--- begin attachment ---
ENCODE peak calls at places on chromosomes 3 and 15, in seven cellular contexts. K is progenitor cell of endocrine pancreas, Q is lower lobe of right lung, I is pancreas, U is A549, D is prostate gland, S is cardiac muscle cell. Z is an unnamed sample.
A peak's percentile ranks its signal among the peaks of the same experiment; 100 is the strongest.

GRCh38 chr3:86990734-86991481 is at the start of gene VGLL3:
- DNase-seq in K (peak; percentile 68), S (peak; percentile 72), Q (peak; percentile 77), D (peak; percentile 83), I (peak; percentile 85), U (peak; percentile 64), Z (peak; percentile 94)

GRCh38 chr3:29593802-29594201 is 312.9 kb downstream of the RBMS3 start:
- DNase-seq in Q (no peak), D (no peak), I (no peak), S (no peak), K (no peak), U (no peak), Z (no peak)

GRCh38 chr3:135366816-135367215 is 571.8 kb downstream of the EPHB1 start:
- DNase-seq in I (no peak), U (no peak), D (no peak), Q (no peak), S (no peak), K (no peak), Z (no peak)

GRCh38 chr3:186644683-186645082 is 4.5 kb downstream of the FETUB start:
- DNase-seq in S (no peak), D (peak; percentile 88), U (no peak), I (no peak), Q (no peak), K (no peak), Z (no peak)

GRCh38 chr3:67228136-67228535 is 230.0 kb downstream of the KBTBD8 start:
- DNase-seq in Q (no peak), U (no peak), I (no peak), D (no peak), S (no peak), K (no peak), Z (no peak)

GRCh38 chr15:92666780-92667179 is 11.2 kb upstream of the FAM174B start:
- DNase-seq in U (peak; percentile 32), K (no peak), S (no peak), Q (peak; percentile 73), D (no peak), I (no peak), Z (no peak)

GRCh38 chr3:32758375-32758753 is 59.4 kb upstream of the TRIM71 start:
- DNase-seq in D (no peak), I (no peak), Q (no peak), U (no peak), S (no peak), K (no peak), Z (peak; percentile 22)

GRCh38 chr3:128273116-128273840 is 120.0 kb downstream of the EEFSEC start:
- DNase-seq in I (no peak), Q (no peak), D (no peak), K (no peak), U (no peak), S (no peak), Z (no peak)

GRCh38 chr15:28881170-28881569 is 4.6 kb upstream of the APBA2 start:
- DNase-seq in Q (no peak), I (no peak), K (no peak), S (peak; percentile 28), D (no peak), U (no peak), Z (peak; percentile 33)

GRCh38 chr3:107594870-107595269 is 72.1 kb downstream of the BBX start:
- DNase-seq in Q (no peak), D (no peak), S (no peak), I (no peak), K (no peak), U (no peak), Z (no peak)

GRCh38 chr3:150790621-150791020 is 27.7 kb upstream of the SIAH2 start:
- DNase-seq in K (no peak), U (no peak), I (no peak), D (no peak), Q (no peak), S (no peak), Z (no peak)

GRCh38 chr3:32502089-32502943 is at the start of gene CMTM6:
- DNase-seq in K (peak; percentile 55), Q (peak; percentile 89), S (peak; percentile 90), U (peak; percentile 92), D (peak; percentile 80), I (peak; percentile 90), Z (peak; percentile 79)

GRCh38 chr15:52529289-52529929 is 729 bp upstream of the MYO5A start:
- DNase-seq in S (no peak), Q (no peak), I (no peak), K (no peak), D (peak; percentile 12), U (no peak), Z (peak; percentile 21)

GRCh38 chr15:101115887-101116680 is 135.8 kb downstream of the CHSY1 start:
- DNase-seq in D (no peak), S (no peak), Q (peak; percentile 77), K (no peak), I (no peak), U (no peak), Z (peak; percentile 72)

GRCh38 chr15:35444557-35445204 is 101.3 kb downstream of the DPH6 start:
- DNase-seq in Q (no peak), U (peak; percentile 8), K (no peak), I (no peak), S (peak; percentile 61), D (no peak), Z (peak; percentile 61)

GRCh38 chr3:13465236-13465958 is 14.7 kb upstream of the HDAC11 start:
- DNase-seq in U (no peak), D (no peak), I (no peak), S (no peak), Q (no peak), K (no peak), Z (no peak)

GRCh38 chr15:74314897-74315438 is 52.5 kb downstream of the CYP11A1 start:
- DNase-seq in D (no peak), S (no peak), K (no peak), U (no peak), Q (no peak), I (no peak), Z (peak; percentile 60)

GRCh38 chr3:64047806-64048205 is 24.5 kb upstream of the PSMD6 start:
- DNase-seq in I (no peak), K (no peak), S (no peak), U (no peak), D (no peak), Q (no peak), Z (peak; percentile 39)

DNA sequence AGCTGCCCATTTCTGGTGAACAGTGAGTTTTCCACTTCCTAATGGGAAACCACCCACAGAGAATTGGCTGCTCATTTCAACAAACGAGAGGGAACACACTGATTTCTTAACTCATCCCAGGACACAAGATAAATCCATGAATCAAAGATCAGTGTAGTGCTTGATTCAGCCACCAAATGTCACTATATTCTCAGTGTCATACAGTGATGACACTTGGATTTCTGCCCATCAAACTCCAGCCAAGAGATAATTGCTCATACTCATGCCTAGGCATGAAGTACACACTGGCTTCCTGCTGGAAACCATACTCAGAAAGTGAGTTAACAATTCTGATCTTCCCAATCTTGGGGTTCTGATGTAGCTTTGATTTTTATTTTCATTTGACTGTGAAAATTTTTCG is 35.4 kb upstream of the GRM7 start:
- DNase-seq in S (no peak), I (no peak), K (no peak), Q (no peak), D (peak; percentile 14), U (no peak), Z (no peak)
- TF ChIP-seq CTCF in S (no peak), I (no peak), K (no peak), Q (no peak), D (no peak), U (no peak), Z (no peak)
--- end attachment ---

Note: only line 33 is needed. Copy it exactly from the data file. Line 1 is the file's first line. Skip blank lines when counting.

GRCh38 chr3:13465236-13465958 is 14.7 kb upstream of the HDAC11 start: